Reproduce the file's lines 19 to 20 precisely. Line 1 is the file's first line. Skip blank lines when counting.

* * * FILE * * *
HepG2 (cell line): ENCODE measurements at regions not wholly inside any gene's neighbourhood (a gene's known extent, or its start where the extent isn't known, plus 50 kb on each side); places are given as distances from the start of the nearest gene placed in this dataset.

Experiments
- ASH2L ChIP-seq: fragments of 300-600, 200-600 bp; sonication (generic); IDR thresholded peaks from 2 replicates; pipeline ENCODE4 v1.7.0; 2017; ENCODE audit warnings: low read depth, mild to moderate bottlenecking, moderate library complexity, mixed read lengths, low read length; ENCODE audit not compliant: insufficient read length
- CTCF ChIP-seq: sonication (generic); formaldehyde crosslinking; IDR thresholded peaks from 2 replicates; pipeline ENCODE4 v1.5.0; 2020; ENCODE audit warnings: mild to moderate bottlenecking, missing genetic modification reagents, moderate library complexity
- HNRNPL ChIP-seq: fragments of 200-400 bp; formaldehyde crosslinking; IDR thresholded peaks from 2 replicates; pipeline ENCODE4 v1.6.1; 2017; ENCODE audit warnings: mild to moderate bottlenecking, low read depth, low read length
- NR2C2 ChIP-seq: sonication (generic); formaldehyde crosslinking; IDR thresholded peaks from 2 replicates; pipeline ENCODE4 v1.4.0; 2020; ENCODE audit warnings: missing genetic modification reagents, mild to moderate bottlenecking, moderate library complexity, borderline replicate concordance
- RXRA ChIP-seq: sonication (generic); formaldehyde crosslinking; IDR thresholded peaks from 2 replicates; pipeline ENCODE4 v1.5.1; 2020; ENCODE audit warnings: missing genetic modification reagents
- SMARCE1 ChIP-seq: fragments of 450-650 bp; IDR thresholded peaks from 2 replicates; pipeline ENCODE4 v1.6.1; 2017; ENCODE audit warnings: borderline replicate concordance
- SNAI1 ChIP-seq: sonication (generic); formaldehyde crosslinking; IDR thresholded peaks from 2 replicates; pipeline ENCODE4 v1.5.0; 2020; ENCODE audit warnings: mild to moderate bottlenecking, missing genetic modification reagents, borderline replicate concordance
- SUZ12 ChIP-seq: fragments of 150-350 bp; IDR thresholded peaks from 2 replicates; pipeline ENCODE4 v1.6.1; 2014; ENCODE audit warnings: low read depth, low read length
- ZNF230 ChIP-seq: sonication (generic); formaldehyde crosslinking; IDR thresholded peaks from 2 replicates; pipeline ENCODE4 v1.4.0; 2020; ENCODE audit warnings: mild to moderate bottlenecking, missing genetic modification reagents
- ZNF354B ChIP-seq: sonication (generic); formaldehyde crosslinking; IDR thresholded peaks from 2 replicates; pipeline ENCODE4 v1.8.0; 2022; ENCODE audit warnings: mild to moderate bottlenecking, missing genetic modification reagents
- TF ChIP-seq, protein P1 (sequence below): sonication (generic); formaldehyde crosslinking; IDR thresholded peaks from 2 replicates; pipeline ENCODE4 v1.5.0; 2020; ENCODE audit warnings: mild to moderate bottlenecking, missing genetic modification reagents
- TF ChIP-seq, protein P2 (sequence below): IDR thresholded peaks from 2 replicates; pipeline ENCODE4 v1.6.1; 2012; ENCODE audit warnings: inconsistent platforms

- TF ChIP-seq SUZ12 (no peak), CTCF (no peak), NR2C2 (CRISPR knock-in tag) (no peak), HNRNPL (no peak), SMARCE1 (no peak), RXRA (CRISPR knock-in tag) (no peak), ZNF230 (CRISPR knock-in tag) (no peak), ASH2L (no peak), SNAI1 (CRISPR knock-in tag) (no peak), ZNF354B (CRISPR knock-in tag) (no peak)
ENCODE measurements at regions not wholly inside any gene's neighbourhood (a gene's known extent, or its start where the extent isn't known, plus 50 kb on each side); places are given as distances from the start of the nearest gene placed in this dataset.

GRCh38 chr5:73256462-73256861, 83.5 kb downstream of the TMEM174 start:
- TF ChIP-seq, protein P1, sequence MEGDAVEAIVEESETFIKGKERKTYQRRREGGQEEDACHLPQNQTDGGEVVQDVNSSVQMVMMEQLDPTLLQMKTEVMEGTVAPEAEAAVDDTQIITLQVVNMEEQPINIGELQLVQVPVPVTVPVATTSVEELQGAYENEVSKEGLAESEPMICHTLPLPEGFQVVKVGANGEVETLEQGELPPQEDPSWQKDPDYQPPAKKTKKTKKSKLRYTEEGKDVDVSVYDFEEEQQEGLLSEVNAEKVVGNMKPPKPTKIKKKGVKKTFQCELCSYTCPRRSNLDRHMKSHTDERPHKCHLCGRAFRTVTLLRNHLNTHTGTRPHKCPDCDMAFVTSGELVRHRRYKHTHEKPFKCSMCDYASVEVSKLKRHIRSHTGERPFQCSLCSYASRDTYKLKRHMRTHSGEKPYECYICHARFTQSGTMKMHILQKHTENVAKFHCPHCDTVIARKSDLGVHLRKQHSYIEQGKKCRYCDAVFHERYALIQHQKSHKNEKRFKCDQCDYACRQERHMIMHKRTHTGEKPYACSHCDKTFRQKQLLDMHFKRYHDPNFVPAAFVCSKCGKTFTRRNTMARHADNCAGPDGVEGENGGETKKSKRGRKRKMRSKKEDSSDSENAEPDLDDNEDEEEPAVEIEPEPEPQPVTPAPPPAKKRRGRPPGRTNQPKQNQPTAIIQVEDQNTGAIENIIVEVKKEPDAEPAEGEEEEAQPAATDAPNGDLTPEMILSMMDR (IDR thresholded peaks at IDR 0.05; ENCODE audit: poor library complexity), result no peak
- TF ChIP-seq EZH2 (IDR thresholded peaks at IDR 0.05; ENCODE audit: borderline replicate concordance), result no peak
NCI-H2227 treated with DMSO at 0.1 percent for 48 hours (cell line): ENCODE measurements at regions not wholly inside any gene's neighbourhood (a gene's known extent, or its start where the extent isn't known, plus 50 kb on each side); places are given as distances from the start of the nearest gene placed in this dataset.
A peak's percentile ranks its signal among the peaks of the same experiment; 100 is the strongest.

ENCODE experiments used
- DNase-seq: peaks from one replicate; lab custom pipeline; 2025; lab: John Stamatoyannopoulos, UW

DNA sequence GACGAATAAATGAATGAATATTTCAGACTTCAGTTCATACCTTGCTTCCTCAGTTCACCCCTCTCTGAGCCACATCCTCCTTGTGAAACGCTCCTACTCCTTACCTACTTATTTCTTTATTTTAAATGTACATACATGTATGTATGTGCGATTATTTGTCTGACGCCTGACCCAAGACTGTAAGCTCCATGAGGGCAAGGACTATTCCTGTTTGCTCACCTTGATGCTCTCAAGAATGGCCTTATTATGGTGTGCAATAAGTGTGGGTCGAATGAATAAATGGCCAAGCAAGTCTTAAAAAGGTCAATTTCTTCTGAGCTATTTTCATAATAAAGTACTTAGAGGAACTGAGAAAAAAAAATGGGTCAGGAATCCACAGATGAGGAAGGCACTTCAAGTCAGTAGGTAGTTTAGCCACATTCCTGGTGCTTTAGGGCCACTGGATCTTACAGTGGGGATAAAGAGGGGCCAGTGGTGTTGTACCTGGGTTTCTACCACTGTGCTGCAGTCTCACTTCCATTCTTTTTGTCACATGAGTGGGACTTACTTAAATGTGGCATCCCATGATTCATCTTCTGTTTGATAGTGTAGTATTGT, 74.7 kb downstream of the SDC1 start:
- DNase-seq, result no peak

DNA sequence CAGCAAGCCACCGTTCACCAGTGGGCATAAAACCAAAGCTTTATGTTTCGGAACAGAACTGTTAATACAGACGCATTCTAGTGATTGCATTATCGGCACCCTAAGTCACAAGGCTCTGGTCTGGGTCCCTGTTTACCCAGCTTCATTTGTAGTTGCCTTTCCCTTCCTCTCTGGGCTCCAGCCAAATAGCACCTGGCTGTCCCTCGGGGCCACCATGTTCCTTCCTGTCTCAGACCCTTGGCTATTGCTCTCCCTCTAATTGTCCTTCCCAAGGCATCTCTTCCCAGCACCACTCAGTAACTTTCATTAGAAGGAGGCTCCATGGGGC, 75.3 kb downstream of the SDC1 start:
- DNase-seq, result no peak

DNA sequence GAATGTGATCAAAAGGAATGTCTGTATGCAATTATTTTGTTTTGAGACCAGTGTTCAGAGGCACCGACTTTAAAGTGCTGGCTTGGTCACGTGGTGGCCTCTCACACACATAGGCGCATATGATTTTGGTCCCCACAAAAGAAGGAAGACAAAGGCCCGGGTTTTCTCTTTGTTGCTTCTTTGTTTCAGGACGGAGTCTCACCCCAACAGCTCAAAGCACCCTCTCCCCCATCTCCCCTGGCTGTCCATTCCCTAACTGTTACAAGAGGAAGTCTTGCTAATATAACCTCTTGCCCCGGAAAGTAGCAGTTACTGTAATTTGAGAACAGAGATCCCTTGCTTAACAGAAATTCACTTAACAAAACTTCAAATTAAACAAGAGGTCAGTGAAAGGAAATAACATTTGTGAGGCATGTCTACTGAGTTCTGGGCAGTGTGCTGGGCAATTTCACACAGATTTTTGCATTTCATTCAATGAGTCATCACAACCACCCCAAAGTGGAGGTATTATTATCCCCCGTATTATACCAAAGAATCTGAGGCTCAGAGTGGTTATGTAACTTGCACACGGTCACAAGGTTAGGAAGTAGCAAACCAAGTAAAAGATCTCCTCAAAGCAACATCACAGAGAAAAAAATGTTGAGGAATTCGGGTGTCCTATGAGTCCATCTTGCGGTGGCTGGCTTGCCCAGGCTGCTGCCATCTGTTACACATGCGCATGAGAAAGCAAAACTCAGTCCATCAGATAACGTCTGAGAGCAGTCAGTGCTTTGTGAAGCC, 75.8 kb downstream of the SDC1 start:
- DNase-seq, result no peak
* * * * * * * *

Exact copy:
- TF ChIP-seq EZH2 (IDR thresholded peaks at IDR 0.05; ENCODE audit: borderline replicate concordance), result no peak
NCI-H2227 treated with DMSO at 0.1 percent for 48 hours (cell line): ENCODE measurements at regions not wholly inside any gene's neighbourhood (a gene's known extent, or its start where the extent isn't known, plus 50 kb on each side); places are given as distances from the start of the nearest gene placed in this dataset.